7/30/2015

On Why AGW is an Endless Battle


These are some of the main reasons why the AGW debate is endless:

1. CO2 is indispensable for life. We'll all die of starvation and cold without a sufficient amount of it in the atmosphere. I don't think there is a single reasonable person that questions this. So far, so good.



2. Yes, it is indispensable but, how much is too much? Here the arguments begin. Some want to return to the "primeval" 280 ppm CO2 concentration. Others arbitrarily state that the target should be 350. At the other extreme, we have people comfortable with 1,500 ppm. Since we have already exceeded 400 ppm and our global emissions are not being curtailed, the 350 ppm seems like an impossible objective. Should a more achievable objective such as 550 ppm be established and focus on trying to adapt to that world (that is almost certainly coming)? Would a 550 ppm world be worse in every sense or would it also have positive consequences? The latter is probably the right answer.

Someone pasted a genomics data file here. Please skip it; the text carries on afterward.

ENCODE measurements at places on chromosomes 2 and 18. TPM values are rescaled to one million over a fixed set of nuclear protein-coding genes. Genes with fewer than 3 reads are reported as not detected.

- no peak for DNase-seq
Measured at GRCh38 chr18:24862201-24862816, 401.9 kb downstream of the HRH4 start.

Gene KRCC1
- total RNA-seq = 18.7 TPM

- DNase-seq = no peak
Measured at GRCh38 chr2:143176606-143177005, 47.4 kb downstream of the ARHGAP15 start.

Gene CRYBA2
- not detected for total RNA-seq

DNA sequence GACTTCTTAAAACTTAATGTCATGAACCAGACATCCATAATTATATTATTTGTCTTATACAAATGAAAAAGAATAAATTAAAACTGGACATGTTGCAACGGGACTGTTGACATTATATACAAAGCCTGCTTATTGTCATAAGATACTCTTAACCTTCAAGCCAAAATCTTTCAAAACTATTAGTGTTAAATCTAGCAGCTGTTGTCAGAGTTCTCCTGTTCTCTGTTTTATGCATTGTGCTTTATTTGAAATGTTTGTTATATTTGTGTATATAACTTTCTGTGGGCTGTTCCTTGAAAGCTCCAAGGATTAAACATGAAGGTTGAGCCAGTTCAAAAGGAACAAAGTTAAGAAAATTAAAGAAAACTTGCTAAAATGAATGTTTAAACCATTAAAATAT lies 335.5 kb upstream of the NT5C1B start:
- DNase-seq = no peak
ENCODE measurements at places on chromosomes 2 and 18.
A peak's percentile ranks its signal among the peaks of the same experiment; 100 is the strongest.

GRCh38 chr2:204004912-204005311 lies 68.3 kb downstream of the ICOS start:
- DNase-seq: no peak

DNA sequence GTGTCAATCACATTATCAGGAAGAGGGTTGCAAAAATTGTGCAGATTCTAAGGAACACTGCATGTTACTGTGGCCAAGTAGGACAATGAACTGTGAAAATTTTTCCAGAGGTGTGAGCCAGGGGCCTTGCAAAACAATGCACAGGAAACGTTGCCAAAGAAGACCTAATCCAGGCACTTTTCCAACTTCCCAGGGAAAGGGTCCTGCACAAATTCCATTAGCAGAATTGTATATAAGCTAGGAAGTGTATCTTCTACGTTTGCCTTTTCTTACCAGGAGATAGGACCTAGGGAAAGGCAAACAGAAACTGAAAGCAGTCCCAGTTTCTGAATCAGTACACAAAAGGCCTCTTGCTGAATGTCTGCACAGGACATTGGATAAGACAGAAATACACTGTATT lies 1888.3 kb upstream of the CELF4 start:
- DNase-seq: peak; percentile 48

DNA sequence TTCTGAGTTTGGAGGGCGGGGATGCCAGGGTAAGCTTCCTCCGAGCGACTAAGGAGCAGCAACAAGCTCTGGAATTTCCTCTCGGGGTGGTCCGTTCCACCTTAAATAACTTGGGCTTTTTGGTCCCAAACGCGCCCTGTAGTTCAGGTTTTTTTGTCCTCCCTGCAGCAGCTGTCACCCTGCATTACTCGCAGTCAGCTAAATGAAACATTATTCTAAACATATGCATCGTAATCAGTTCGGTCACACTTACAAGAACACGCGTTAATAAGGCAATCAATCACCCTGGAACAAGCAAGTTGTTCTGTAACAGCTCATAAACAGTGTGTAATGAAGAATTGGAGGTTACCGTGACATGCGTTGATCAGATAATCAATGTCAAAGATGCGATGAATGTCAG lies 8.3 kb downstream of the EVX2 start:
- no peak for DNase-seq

3. We cannot today replace fossil fuels wholesale. Sorry, but this is a fact. Yes, in theory nuclear could do it, but it is not doing it. Yes, China is going crazy with nuclear but they are also going crazy with fossil fuels. Yes, conceivably in 100 to 150 years nuclear (fission and / or fusion) could be our number one energy source but that is still many decades in the future. So today we have only one option: fossil fuels. Let's get over it. 


If accepting the "settled" science means agreeing that CO2 is a GHG and thus that in theory higher concentrations of it in the atmosphere will tend to increase the average temperature of the Earth, then, many, maybe even most persons, are on board.

However if accepting the "settled" science means artificially making fossil fuels more expensive or scarce without first having a massive replacement for them (that, I repeat, we do not have), many will fight back with full determination. They will be fighting for their lives and the lives of even the alarmists themselves. 

Conclusion: independent of the effects of increased CO2 concentrations in the atmosphere, fossil fuels will continue to dominate the energy markets for many decades to come. The alternative would be far worse: widespread poverty, hunger, violence, early deaths, and the destruction of most of our civilization. 




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